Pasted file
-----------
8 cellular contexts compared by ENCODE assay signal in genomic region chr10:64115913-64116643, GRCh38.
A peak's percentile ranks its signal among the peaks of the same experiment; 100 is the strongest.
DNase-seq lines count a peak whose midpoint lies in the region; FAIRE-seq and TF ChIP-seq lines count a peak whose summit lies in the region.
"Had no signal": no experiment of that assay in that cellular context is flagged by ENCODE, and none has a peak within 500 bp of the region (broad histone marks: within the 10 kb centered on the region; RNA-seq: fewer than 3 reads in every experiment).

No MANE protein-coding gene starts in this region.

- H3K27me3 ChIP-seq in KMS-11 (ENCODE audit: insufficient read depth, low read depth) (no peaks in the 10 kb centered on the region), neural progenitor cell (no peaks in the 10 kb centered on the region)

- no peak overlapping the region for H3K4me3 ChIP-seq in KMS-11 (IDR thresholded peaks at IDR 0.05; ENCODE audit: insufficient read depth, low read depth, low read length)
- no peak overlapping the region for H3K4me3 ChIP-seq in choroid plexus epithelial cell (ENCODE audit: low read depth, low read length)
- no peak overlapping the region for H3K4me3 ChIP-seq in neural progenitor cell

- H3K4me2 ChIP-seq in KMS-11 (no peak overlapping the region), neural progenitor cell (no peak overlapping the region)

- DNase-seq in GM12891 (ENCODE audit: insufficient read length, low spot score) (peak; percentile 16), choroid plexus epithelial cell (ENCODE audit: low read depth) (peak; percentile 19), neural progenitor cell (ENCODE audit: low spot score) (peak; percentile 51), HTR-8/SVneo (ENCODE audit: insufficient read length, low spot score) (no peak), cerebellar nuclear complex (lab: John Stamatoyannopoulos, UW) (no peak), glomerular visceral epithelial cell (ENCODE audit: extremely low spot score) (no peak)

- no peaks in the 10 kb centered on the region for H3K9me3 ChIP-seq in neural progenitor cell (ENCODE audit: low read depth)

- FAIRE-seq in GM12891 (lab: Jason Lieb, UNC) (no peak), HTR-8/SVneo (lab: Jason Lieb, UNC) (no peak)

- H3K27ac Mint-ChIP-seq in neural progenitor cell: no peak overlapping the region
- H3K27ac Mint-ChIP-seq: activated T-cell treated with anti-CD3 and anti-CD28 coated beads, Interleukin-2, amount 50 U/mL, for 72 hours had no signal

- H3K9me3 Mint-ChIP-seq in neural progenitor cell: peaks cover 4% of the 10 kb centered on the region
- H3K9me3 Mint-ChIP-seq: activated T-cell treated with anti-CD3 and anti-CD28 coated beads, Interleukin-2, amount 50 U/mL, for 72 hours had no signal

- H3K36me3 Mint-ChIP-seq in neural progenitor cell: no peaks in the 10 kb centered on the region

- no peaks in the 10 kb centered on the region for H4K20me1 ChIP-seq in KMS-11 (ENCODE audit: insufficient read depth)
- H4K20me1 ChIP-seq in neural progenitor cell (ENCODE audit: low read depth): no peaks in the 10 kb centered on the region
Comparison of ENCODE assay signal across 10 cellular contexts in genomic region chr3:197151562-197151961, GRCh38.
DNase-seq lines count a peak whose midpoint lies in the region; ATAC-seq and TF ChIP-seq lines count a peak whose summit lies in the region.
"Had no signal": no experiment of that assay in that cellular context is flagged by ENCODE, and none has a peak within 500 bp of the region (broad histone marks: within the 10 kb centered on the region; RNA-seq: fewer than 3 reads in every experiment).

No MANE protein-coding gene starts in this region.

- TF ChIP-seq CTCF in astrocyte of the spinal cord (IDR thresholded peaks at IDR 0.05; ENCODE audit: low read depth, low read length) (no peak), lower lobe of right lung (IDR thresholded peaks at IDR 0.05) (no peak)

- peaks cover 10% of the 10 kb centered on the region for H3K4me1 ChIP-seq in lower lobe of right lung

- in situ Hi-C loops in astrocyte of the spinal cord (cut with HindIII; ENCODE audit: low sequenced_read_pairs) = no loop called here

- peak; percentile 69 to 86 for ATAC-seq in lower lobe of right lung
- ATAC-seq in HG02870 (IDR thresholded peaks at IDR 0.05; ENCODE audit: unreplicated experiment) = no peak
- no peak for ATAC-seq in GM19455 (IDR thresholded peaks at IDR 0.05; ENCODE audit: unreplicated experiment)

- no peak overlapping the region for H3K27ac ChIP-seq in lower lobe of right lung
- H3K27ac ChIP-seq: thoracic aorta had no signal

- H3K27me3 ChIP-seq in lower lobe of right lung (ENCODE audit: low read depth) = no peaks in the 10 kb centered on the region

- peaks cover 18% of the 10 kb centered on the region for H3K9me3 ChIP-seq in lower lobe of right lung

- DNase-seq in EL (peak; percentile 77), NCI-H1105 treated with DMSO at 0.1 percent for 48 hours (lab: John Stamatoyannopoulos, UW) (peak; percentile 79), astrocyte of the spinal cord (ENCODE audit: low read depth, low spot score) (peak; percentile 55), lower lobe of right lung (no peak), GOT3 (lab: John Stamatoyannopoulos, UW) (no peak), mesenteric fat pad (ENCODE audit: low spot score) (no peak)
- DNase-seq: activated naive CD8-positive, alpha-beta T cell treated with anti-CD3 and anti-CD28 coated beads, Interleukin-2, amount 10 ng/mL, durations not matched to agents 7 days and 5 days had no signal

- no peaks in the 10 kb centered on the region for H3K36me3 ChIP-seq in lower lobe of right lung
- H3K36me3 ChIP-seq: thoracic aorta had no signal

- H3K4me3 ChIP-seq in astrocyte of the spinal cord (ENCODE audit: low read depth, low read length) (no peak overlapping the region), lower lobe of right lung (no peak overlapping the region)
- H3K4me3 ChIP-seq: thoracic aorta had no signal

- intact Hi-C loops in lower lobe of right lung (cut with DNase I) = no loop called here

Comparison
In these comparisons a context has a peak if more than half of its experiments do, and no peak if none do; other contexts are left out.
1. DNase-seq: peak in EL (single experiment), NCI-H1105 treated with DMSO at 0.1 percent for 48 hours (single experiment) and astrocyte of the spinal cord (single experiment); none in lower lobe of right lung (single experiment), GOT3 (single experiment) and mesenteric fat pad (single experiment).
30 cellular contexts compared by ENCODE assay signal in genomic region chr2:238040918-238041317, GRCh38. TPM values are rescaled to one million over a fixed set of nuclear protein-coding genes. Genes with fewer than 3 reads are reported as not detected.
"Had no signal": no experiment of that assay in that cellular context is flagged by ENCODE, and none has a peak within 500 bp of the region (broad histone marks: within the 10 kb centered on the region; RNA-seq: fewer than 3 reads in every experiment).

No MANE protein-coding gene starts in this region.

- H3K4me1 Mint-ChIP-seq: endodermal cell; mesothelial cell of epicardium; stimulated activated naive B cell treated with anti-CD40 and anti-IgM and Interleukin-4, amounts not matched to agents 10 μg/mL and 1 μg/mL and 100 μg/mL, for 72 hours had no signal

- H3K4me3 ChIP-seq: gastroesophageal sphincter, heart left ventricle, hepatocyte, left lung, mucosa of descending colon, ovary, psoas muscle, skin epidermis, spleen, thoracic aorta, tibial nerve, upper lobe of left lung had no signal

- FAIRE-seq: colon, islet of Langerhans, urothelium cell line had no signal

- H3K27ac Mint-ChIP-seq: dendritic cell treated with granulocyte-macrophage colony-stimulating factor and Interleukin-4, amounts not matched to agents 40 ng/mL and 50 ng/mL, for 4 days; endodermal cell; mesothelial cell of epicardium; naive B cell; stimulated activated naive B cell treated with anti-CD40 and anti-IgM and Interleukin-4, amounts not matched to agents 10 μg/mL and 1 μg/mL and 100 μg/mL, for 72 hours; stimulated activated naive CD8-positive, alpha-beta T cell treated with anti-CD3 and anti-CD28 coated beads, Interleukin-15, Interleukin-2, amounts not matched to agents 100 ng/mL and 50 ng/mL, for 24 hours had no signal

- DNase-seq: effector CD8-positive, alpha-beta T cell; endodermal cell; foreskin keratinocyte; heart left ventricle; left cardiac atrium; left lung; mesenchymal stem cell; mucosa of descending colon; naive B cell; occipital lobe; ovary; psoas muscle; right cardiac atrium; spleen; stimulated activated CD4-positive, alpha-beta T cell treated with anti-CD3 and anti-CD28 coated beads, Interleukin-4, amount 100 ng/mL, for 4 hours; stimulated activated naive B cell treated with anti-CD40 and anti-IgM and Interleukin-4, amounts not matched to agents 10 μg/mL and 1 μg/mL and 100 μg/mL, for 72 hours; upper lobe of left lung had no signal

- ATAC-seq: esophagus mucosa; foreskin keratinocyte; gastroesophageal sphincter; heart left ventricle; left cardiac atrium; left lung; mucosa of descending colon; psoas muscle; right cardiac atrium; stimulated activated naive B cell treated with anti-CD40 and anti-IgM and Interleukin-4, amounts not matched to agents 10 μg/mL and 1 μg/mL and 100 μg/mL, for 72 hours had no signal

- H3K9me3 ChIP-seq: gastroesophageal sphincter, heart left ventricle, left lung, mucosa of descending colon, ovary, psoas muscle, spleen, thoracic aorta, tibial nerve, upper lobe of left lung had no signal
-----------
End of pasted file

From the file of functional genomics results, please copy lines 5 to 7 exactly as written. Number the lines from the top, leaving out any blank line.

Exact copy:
No MANE protein-coding gene starts in this region.

- H3K27me3 ChIP-seq in KMS-11 (ENCODE audit: insufficient read depth, low read depth) (no peaks in the 10 kb centered on the region), neural progenitor cell (no peaks in the 10 kb centered on the region)

- no peak overlapping the region for H3K4me3 ChIP-seq in KMS-11 (IDR thresholded peaks at IDR 0.05; ENCODE audit: insufficient read depth, low read depth, low read length)